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Table 7.2

spp.: clinical characteristics of the four infections

Citation: Garcia L. 2007. Malaria and Babesiosis, p 142-189. In Diagnostic Medical Parasitology, Fifth Edition. ASM Press, Washington, DC. doi: 10.1128/9781555816018.ch7
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Table 7.3

Malaria pathophysiology

Citation: Garcia L. 2007. Malaria and Babesiosis, p 142-189. In Diagnostic Medical Parasitology, Fifth Edition. ASM Press, Washington, DC. doi: 10.1128/9781555816018.ch7
Generic image for table
Table 7.4

pathogenesis and sequelae

Citation: Garcia L. 2007. Malaria and Babesiosis, p 142-189. In Diagnostic Medical Parasitology, Fifth Edition. ASM Press, Washington, DC. doi: 10.1128/9781555816018.ch7
Generic image for table
Table 7.5

Immunopathology of malaria

Citation: Garcia L. 2007. Malaria and Babesiosis, p 142-189. In Diagnostic Medical Parasitology, Fifth Edition. ASM Press, Washington, DC. doi: 10.1128/9781555816018.ch7
Generic image for table
Table 7.6

Parasitemia determined from conventional light microscopy: clinical correlation

Citation: Garcia L. 2007. Malaria and Babesiosis, p 142-189. In Diagnostic Medical Parasitology, Fifth Edition. ASM Press, Washington, DC. doi: 10.1128/9781555816018.ch7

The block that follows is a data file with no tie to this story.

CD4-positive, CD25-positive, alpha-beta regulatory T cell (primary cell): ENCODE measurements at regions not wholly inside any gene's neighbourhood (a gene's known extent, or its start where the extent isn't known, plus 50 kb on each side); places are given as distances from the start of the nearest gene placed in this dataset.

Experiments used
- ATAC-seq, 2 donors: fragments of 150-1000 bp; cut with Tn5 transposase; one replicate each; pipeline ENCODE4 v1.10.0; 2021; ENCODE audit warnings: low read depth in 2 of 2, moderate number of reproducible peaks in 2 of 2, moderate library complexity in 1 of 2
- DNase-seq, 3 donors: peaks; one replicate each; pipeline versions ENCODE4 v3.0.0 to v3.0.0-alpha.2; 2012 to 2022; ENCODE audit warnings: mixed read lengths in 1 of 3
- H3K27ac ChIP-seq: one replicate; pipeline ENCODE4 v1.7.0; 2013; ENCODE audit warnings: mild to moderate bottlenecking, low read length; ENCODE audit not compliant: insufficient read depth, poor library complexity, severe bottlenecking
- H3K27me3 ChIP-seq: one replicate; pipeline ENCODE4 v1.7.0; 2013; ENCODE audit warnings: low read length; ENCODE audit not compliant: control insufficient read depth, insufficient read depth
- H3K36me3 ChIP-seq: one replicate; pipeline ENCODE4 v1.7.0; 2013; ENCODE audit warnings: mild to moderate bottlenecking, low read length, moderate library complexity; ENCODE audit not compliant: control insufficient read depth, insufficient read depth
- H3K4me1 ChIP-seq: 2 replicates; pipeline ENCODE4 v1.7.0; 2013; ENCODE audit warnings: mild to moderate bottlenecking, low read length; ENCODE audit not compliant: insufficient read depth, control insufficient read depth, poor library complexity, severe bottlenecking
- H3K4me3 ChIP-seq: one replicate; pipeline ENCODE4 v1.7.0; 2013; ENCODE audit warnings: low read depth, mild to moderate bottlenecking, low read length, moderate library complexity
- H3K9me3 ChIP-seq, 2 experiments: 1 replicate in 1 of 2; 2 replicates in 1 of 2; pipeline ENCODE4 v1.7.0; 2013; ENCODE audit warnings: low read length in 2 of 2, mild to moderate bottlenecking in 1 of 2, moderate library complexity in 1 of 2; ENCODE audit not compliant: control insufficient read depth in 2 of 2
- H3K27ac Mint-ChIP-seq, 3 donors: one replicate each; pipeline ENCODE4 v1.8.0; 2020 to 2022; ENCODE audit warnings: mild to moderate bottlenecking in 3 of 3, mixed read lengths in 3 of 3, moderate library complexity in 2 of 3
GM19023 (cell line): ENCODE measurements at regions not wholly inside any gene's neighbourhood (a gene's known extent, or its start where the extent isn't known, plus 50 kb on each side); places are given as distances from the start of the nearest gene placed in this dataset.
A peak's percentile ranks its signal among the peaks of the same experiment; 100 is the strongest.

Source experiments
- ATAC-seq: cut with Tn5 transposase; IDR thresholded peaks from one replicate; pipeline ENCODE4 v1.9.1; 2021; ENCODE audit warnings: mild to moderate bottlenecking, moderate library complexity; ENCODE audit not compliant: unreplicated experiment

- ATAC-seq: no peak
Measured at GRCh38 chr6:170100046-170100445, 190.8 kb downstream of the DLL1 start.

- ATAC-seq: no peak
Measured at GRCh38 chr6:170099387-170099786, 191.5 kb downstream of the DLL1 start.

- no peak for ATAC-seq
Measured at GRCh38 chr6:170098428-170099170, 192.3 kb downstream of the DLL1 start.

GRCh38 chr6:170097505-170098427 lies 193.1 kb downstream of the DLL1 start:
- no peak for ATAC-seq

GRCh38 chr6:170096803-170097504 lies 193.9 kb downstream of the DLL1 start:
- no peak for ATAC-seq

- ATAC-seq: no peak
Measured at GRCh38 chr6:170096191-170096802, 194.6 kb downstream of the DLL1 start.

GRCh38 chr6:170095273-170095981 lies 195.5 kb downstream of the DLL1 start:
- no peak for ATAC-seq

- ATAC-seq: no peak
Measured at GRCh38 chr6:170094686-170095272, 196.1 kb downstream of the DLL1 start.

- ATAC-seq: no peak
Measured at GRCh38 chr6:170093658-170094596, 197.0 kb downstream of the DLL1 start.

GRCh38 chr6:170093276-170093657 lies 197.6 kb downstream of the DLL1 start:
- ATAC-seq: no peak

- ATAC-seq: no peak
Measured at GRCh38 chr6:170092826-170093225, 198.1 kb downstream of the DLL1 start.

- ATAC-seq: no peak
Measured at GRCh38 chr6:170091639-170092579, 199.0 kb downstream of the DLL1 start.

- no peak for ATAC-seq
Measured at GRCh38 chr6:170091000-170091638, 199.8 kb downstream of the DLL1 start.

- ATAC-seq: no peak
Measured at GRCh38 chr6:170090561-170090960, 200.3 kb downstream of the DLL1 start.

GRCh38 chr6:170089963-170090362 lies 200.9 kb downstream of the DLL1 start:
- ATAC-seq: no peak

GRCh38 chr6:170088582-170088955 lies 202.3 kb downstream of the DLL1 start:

Generic image for table
Table 7.7

Malaria characteristics

Citation: Garcia L. 2007. Malaria and Babesiosis, p 142-189. In Diagnostic Medical Parasitology, Fifth Edition. ASM Press, Washington, DC. doi: 10.1128/9781555816018.ch7
Generic image for table
Table 7.8

Plasmodia in Giemsa-stained thin blood films

Citation: Garcia L. 2007. Malaria and Babesiosis, p 142-189. In Diagnostic Medical Parasitology, Fifth Edition. ASM Press, Washington, DC. doi: 10.1128/9781555816018.ch7
Generic image for table
Table 7.9

Alternative approaches to malaria diagnosis

Citation: Garcia L. 2007. Malaria and Babesiosis, p 142-189. In Diagnostic Medical Parasitology, Fifth Edition. ASM Press, Washington, DC. doi: 10.1128/9781555816018.ch7
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Table 7.10

Antimalarial drugs and their actions

Citation: Garcia L. 2007. Malaria and Babesiosis, p 142-189. In Diagnostic Medical Parasitology, Fifth Edition. ASM Press, Washington, DC. doi: 10.1128/9781555816018.ch7
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Table 7.11

drugs and therapeutic use

Citation: Garcia L. 2007. Malaria and Babesiosis, p 142-189. In Diagnostic Medical Parasitology, Fifth Edition. ASM Press, Washington, DC. doi: 10.1128/9781555816018.ch7
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Table 7.12